Engineering disciplines team up to fight plastic pollution
Abby Whittington is leading a transdisciplinary project to produce new biomaterials to replace single-use plastics in medical settings.
In a world reliant on single-use plastics, how can we keep ourselves and our planet healthy?
A team of transdisciplinary researchers from the Departments of Materials Science and Engineering and Chemical Engineering are working to answer that question. The team recently won grant support to begin developing biodegradable materials to eventually displace plastics used in health care facilities. Abby Whittington, a professor jointly appointed in both departments, is leading the effort.
With industry partner, Charlottesville-based NatureORAL Co., and collaborators at Virginia Commonwealth University’s School of Dentistry, Whittington and her team have received $75,000 in seed money from the Virginia Commonwealth Commercialization Fund to begin a project that could reduce the growing problem of medical waste worldwide.
Health care is one of the largest waste-producing sectors in the United States, according to the AMA Journal of Ethics. In America alone, health care facilities generate up to 14,000 tons of waste per day, including 3,500 tons of plastics. Most of that waste ends up in landfills, incinerators, or in oceans and water supplies.
The global COVID-19 pandemic only added to the pollution burden. According to a recent report from the World Health Organization, COVID-19 protective equipment and biomedical waste has contributed to increased pollution worldwide. Disposal challenges of hazardous wastes, especially in developing nations, can even threaten human health.
“Solving this problem requires us to think about the entire waste cycle from beginning to end,” Whittington said. “The team’s starting point is creating and testing new materials that can be used for food wrappers and packaging for medical supplies.”
It’s a complicated problem. While medical plastics can be made of recycled materials, they themselves often can’t be recycled, Whittington said. Once plastics like syringes are used, they are considered hazardous waste. They must be sterilized in an autoclave and sent to a landfill, or they must be incinerated.
Packaging is a good place to start this research because medical and dental equipment often come wrapped in films to keep them clean, but these plastics typically don’t end up as hazardous waste.
“Our first step is to develop a sugar-based film that can displace some single-use plastics that are traditionally petroleum-based and either don’t degrade or break down very slowly. Using biomaterials will allow the waste to degrade more quickly in a variety of environments,” Whittington said.
What the team learns can then inform development of new materials for other, higher-risk plastics used in health care settings.
“This grant will help us develop a prototype and get some of the kinks worked out of the current formulation, so we can determine degradation times and also develop films that are large enough that we can then share with our collaborators at Virginia Commonwealth University in the School of Dentistry,” Whittington said.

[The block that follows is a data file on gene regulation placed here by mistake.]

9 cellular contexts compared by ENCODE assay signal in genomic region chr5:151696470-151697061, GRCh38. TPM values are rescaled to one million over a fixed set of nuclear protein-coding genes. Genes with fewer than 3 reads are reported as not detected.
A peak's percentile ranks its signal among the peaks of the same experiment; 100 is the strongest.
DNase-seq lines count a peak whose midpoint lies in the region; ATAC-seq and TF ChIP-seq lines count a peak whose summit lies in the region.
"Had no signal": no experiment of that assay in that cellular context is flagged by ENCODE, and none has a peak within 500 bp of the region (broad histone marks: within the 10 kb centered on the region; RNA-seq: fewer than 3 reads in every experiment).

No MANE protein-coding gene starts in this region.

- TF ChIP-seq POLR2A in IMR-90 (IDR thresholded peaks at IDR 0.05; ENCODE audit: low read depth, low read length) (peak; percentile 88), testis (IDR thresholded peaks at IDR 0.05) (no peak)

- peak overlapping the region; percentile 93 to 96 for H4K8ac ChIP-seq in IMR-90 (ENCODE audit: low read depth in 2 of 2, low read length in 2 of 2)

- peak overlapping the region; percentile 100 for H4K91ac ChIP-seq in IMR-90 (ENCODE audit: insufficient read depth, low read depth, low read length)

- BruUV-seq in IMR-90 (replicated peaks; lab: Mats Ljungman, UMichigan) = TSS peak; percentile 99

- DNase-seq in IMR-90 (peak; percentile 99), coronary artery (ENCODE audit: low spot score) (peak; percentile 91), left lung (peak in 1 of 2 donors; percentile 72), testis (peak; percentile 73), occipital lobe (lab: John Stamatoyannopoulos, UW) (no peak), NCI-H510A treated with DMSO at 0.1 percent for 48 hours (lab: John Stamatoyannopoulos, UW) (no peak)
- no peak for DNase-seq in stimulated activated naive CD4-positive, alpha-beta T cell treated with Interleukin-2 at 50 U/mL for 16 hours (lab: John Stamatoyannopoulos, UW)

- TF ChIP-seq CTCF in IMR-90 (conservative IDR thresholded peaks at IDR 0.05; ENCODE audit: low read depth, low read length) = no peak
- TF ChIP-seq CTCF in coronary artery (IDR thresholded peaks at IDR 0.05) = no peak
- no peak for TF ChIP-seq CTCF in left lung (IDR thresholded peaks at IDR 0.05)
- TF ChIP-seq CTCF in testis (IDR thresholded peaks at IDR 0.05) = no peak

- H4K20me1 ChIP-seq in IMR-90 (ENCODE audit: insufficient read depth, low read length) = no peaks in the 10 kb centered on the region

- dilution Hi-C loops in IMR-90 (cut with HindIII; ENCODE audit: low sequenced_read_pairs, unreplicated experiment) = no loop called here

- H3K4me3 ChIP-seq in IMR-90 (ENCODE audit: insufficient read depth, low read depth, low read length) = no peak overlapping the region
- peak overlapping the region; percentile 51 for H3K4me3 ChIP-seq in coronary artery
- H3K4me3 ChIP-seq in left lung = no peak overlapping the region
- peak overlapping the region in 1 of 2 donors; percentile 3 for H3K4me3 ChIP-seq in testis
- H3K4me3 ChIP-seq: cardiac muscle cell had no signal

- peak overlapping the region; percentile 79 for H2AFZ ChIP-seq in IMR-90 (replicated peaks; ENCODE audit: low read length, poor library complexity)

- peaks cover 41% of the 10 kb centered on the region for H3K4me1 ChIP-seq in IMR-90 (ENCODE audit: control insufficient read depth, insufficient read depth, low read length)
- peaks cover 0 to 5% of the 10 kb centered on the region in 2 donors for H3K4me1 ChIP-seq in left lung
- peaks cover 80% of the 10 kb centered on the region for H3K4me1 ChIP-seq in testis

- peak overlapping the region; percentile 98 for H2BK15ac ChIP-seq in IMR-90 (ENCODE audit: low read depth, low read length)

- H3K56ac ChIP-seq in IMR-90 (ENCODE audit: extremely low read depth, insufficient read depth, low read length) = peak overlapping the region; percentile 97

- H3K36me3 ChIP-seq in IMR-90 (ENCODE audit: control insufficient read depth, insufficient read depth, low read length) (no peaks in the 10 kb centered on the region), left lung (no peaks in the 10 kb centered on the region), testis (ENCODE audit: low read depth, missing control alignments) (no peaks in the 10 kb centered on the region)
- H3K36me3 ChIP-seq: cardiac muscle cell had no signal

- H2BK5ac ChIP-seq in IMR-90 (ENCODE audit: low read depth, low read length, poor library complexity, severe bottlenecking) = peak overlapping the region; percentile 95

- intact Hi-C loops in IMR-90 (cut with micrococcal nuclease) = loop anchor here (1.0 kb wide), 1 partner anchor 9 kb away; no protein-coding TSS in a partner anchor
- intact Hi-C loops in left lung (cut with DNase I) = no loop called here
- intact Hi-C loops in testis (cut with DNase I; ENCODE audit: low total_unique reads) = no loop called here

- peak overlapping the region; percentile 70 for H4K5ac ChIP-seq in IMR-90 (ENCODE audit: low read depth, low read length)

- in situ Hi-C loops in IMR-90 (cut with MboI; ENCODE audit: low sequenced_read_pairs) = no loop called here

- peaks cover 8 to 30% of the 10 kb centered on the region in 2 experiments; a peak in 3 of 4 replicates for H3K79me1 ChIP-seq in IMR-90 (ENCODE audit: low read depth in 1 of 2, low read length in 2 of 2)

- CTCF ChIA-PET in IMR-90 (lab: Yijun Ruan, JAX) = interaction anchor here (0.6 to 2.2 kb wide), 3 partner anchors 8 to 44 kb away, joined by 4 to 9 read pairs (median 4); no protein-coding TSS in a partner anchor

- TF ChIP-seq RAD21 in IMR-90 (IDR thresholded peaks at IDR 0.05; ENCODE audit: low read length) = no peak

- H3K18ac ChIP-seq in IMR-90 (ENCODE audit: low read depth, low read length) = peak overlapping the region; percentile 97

The thrust of the project is threefold: define, develop, and test the materials for plastic substitution; generate patents for those discoveries; and license and manufacture new products for industry use.
“With so many countries — including the U.S. — recognizing and seeking alternatives to plastics, the commercial market is ripe for such a disruptive technology,” said Vincent Mascia, president of NatureORAL.
The work shows the importance of different engineering disciplines working together to solve global problems.
“From the materials science and engineering perspective, we’re looking at how we’re changing the formulation and processing of new materials and measuring how well they function for purpose and how fast they break down in various situations,” Whittington said. “From the chemical engineering side, we’re asking: how do we scale this up; what are the impacts of the changes in the viscosity of the material; how is that influencing our process?”
To bring these disciplines together, Whittington assigned materials science graduate student Selma Gmati and chemical engineering undergraduate Aley Savory to the project. Gmati will write her master’s thesis on this work, and it gives Savory credentials that will help her secure a job in industry. But for both students, it’s also about engineering for a higher purpose.
“I've always known that I want to work with my skills in the health and medicine field because I like that idea of using materials science to help others,” Gmati said. “To know your work has a global impact, or answers a national question, or even just helps one community — it’s heartwarming.”
For Savory, it’s also a mix of practical and purposeful work.
“I'm really excited to learn about what a chemical engineer can do in partnership with materials scientists and dental professionals,” Savory said. “Most likely after graduation, I'll be going into industry, so hopefully having some of those skills, having some of that interdisciplinary understanding will make me a better engineer.
And, she said, “working on a health care issue and on reusability and sustainability — it's awesome to be a part of a team that's doing that.”